UPDATE: Sunapee driver charged in Vermont couple's deathsBy MEGHAN PIERCE
Union Leader Correspondent
And MARK HAYWARD
New Hampshire Union Leader
December 09. 2013 7:41PM
A Sunapee man is charged with two counts of manslaughter for allegedly killing a Vermont couple when his Chevrolet pickup truck crossed the Interstate 89 median strip in Lebanon Saturday and struck their vehicle.
Robert Dellinger, 53, of 28 Birchpoint Lane, Sunapee, will be arraigned Wednesday in 2nd Circuit Court, Lebanon District Division, on charges of recklessly causing the deaths of Amanda Murphy and Jason Timmons. The couple were engaged, and Murphy, 24, was eight months pregnant with their child.
Dellinger was arrested Tuesday afternoon when he was discharged from Dartmouth-Hitchcock Medical Center in Lebanon.
Previous story follows:
LEBANON — The Vermont couple killed in a crossover highway accident Saturday were expecting their first child in about a month, the woman's boss said Monday.
Amanda Murphy, 24, was eight months pregnant and engaged to Jason Timmons, 29. All three died when their SUV was struck by a pickup truck that crossed the median of Interstate 89.
Murphy and Timmons had met at Valley Terrace Assisted Living Facility in nearby Wilder, Vt., where Murphy was a lead caregiver, said Catherine Amarante, executive director at the facility.
"Last Wednesday she was here having a baby shower, glowing. So it's shocking. We're still in shock," Amarante said. "We deal with death in elders, and that's hard in and of itself, but this is totally different."
In other developments:
• The New Hampshire Attorney General's Office has been brought in to oversee the investigation. Homicide prosecutor Susan Morrell said her office's involvement will determine whether any criminal charges are leveled in the crash.
• Morrell said the driver of the pickup truck involved in the crash, Sunapee resident Robert Dellinger, 53, has not been cleared medically to leave Dartmouth-Hitchcock Medical Center, although he was initially admitted to the hospital for minor injuries.
• The section of Interstate 89 where the crash took place is slated for a barrier designed to prevent crossover crashes. However, work isn't expected to begin until 2020.
Morrell said part of the investigation will concentrate on what caused Dellinger's southbound 2005 Chevrolet pickup to cross the median just north of Exit 18.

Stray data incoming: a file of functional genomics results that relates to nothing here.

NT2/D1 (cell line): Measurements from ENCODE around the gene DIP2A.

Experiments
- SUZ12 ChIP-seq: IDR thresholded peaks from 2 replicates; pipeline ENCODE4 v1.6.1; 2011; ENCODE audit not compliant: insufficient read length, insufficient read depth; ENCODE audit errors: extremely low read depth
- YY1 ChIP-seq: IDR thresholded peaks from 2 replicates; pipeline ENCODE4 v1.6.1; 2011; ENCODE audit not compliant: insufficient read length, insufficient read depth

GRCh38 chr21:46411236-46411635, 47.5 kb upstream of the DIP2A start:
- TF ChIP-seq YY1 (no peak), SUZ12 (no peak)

Morrell said it would be unethical to discuss whether the investigation has found alcohol use or speed to be a factor in the crash. Nor would she say whether traffic was heavy at the time.
The victims lived in Wilder, a village of Hartford, which is just north of Lebanon across the Connecticut River.
Amarante said Murphy had worked at Valley Terrace for five years. The couple met there, although Timmons no longer worked there.
They were excited and ready to be parents, Amarante said. This was Murphy's first child; Timmons was already a father to a young boy, Amarante said.
"He certainly was very, very loving, as was she," Amarante said. "She really wanted to have this baby."
Amarante said Murphy was trustworthy, intuitive, and worked well with dementia patients. Timmons did not have much experience, but caught on quickly.
"He was so good. Just a gentle giant, just a big tall guy and a really, really good caregiver and really loved by the patients and staff," she said.
Transportation officials said the area of I-89 where the accident occurred is slated for a barrier to prevent vehicles from crossing the highway median and colliding with vehicles traveling in the opposite direction.
The barrier is part of a roadway reconstruction and bridge deck replacement scheduled for 2020.
According to the New Hampshire Department of Transportation, the median at the site is about 110 feet in width. The median has a slight incline from the southbound to northbound lanes.
DOT spokesman Bill Boynton said the DOT usually installs crossover barriers on narrower roadways — 50 feet or less. But a 2012 DOT study identified the area between exits 18 and 19 for the barriers.
This year, the DOT installed eight miles of median guardrails in the Bow-Hopkinton area, Boynton said. Median barriers have also been placed at Exit 20 and between exits 15 and 17 in Enfield and Lebanon.
If vehicular homicide charges are brought, Morrell said they would not involve the unborn child.
In its 2009 Lamy decision, the state Supreme Court ruled that an unborn child must show spontaneous signs of life for someone to be prosecuted for homicide in the child's death.
However, New Hampshire law allows for prosecution when an assault on the mother results in a miscarriage or stillborn death.